Manafort jurors yet to reach verdict. Should Mueller be worried?

PHOTO: Paul Manafort arrives for a hearing at U.S. District Court on June 15, 2018 in Washington.PlayAFP/Getty Images, FILE
WATCH Awaiting Manafort trial verdict

As deliberations dragged into a fourth day in the financial crimes trial of former Trump campaign chairman Paul Manafort, speculation about how to interpret the jury's pace grew more frenzied. But the closed nature of the proceedings meant even seasoned veterans could only guess.

Interested in Russia Investigation?

Add Russia Investigation as an interest to stay up to date on the latest Russia Investigation news, video, and analysis from ABC News.
Add Interest

"Certainly each passing day gives the defense more reason to hope that at least one juror remains unpersuaded by the government’s case," former federal prosecutor Robert Mintz told ABC News. "If you are the prosecution, you may be concerned, but you are certainly not yet alarmed."

Jurors began deliberating last Thursday morning. In the days since, the panel has largely kept to themselves in a secluded room on the ninth floor of the federal district courthouse in Alexandria, Virginia.

Special counsel Robert Mueller and his team of prosecutors secured an 18-count indictment on tax- and bank-fraud charges against Manafort, who faces more than 300 years in prison if found guilty on all counts, though legal experts tell ABC News that a far lesser sentence would be expected.

Manafort, 69, has pleaded not guilty to all charges.

An exception to the jury’s closed-off deliberation came last Thursday afternoon, when jurors sent a note with questions to Judge T.S. Ellis, the federal judge overseeing Manafort’s Virginia case. In their note, jurors asked Judge Ellis to define "reasonable doubt."

Ellis clarified to jurors that the prosecution is not required to find "guilt beyond all possible doubt," but defined reasonable doubt as a "doubt based on reason."

Just before noon on Tuesday, jurors sent a question to the judge asking how to proceed if the panel could not come to a consensus on a single count. Ellis told the court that jurors’ question “is not unusual in a jury trial,” and it was not immediately clear whether jurors had reached a unanimous verdict on the other counts.

Ellis suggested that jurors be willing to “re-examine and reconsider” their positions and deliberate with “candor and frankness.” After less than ten minutes in the courtroom, Ellis sent jurors back to continue deliberating.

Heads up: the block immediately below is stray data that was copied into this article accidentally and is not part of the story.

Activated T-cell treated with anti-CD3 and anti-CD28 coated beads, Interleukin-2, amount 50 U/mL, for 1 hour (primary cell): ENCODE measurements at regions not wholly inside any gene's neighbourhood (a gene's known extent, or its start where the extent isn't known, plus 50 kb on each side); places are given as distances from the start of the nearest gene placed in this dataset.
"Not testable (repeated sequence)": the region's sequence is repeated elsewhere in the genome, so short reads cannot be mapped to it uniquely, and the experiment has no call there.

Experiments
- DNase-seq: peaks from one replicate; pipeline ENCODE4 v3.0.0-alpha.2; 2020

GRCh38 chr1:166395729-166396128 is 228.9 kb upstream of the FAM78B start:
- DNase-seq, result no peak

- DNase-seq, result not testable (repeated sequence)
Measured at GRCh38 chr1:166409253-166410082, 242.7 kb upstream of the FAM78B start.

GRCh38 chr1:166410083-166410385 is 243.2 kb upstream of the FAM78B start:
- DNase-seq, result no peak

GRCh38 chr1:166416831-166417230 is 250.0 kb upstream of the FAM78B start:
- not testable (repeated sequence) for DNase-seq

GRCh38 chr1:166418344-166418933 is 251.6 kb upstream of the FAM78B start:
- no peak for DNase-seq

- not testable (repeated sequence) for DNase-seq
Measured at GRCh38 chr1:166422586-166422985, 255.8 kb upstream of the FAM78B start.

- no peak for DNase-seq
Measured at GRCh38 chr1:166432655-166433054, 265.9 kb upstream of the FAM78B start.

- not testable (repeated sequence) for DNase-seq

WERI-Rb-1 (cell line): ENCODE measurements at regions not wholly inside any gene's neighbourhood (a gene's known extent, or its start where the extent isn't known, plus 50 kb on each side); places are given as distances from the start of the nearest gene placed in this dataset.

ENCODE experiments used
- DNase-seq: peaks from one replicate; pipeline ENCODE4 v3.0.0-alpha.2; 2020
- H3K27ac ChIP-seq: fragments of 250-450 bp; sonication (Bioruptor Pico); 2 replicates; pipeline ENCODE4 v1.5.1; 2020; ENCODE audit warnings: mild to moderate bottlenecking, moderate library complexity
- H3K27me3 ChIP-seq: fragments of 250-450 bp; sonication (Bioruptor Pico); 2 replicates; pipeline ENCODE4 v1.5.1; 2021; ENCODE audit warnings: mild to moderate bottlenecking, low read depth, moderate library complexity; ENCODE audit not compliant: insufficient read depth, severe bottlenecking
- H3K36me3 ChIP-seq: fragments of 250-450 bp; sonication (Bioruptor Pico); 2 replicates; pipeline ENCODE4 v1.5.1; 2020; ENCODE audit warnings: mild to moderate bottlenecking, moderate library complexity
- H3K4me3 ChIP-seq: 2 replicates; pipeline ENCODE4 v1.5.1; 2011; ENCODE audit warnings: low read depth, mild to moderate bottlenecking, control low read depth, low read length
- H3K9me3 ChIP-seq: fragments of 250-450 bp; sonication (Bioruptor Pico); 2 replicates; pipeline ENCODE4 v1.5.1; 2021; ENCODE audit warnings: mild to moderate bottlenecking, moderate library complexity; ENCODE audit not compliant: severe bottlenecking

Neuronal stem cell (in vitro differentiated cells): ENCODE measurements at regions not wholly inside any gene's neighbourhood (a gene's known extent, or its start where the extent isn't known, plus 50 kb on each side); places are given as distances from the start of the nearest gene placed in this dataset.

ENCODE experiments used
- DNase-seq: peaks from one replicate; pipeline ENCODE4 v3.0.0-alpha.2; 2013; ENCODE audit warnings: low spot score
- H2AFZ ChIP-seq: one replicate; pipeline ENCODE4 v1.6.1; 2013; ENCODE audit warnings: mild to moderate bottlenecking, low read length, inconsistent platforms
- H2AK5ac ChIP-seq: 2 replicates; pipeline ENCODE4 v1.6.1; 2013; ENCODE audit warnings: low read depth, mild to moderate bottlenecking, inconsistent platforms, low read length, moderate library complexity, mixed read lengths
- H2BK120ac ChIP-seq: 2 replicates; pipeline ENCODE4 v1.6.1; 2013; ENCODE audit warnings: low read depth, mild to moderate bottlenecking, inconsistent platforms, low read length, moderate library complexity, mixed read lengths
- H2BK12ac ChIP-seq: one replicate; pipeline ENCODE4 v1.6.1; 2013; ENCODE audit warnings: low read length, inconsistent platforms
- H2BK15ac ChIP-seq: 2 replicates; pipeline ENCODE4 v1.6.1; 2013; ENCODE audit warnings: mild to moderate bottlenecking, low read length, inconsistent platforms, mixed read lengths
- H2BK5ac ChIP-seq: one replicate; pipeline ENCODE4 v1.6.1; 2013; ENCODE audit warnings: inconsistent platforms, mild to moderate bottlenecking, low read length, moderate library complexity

PHOTO: This courtroom sketch depicts Paul Manafort, fourth from right, standing with his lawyers in front of U.S. district Judge T.S Ellis III, and the jury during the jury selection of his trial in Alexandria, Va., July 31, 2018.Dana Verkouteren via AP
This courtroom sketch depicts Paul Manafort, fourth from right, standing with his lawyers in front of U.S. district Judge T.S Ellis III, and the jury during the jury selection of his trial in Alexandria, Va., July 31, 2018.

After Monday's session concluded, Manafort's lead defense attorney Kevin Downing told ABC News that his client "is very happy to hear" that jurors would return for a fourth day of deliberation, and that he believes the continued deliberations are favorable for the defense.

But legal experts offered a more measured response.

"Juries generally take their responsibilities very seriously and complicated, document intensive cases like this often require time to review and consider all of the evidence," Mintz told ABC News. "The real question both teams of lawyers are asking themselves is whether this delay is a function of true disagreements brewing inside the jury room or merely a result of a diligent jury simply doing its job."

Prosecutors entered 388 exhibits into evidence for the jury to review – with one exhibit alone totaling more than 700 pages. A careful consideration of these documents may understandably prolong any timeline for reaching a verdict. Jurors asked the judge of they could have a guide of which exhibits were tied to each charge, but Ellis declined.

A former Eastern District of Virginia prosecutor told ABC News that jurors are likely being conscientious, but added that "If there's no verdict or questions by the end of Tuesday, then there may be some concern for the government."

PHOTO: Defense attorney Kevin Downing makes a statement to the media after leaving federal court in the trial of former Donald Trump campaign chairman Paul Manafort in Alexandria, Va., Aug. 14, 2018.Jacquelyn Martin/AP
Defense attorney Kevin Downing makes a statement to the media after leaving federal court in the trial of former Donald Trump campaign chairman Paul Manafort in Alexandria, Va., Aug. 14, 2018.

Deliberations are expected to continue until the jury advises the court that they have reached a verdict, have a question for the judge, or are hopelessly deadlocked.

If the jury says they are unable to reach a verdict, that does not necessarily mean their deliberations are over.

"Even then, the Judge is permitted to give what is called an Allen charge (based on a US Supreme Court case Allen v U.S. from 1896) in which the judge urges jurors to continue to deliberate and try to reach a unanimous verdict," Mintz told ABC News.

Meanwhile, outside the courthouse a collection of defense attorneys, prosecutors, journalists, protesters and curious onlookers remain in limbo, anxiously awaiting the jury’s decision of Paul Manafort’s fate.

Only the six men and six women in that secluded room on the courthouse’s ninth floor know how long that will take.

Comments